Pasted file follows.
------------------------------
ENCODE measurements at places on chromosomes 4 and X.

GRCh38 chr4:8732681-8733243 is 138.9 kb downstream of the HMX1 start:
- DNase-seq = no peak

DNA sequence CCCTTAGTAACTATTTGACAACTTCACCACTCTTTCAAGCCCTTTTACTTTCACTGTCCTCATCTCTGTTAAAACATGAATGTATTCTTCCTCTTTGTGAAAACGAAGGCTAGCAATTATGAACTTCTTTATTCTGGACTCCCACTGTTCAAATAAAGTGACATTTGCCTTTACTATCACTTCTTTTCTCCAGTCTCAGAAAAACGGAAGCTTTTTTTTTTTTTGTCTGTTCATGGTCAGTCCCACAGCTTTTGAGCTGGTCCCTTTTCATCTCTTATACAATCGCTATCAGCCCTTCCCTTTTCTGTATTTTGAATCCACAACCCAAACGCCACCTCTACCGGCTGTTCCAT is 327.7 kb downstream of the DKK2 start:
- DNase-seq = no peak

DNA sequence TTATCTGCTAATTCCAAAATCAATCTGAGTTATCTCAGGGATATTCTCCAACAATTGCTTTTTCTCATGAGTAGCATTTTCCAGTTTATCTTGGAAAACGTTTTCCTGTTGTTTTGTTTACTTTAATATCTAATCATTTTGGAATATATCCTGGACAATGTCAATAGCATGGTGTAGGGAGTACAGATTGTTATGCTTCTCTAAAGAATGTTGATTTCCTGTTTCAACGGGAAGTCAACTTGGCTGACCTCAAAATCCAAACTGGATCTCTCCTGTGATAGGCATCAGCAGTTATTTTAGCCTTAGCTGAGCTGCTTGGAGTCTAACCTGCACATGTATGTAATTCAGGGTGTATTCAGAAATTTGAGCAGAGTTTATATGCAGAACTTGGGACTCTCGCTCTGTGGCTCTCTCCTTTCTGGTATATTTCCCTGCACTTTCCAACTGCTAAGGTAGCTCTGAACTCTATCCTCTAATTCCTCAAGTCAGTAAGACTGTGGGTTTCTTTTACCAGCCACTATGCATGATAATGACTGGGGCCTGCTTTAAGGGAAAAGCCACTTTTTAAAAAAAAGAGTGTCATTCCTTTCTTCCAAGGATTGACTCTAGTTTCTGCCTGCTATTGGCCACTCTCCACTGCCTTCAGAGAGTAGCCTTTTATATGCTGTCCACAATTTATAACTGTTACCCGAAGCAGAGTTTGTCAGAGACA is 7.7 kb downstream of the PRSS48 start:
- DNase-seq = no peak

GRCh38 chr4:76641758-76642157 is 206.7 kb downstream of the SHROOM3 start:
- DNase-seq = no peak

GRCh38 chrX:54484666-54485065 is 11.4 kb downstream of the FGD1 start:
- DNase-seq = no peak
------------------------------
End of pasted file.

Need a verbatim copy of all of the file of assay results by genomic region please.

ENCODE measurements at places on chromosomes 4 and X.

GRCh38 chr4:8732681-8733243 is 138.9 kb downstream of the HMX1 start:
- DNase-seq = no peak

DNA sequence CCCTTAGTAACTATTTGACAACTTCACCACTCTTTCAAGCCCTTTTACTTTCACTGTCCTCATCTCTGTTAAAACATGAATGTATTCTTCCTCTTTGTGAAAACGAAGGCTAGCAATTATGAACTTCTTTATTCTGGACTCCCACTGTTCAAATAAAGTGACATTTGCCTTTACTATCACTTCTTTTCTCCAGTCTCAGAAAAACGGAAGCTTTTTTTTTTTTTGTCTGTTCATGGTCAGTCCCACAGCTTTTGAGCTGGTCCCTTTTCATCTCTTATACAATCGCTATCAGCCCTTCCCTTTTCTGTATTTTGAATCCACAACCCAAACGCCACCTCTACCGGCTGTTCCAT is 327.7 kb downstream of the DKK2 start:
- DNase-seq = no peak

DNA sequence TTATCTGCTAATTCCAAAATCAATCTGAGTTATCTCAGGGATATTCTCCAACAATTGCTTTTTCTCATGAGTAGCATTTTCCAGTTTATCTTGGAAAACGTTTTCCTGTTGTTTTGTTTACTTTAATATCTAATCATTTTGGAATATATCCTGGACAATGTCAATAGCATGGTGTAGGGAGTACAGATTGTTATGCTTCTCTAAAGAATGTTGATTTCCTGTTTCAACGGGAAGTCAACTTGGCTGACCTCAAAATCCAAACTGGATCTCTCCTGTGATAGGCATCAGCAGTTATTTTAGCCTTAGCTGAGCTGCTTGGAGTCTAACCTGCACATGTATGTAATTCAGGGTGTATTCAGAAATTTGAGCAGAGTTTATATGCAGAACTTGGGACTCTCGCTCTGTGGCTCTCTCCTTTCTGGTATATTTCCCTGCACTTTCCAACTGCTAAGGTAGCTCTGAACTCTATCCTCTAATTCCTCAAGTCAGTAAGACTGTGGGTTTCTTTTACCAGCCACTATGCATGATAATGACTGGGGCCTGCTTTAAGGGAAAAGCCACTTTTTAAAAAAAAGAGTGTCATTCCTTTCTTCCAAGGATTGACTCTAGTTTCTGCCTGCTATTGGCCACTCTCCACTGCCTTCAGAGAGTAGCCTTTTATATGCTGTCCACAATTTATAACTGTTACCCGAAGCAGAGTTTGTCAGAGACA is 7.7 kb downstream of the PRSS48 start:
- DNase-seq = no peak

GRCh38 chr4:76641758-76642157 is 206.7 kb downstream of the SHROOM3 start:
- DNase-seq = no peak

GRCh38 chrX:54484666-54485065 is 11.4 kb downstream of the FGD1 start:
- DNase-seq = no peak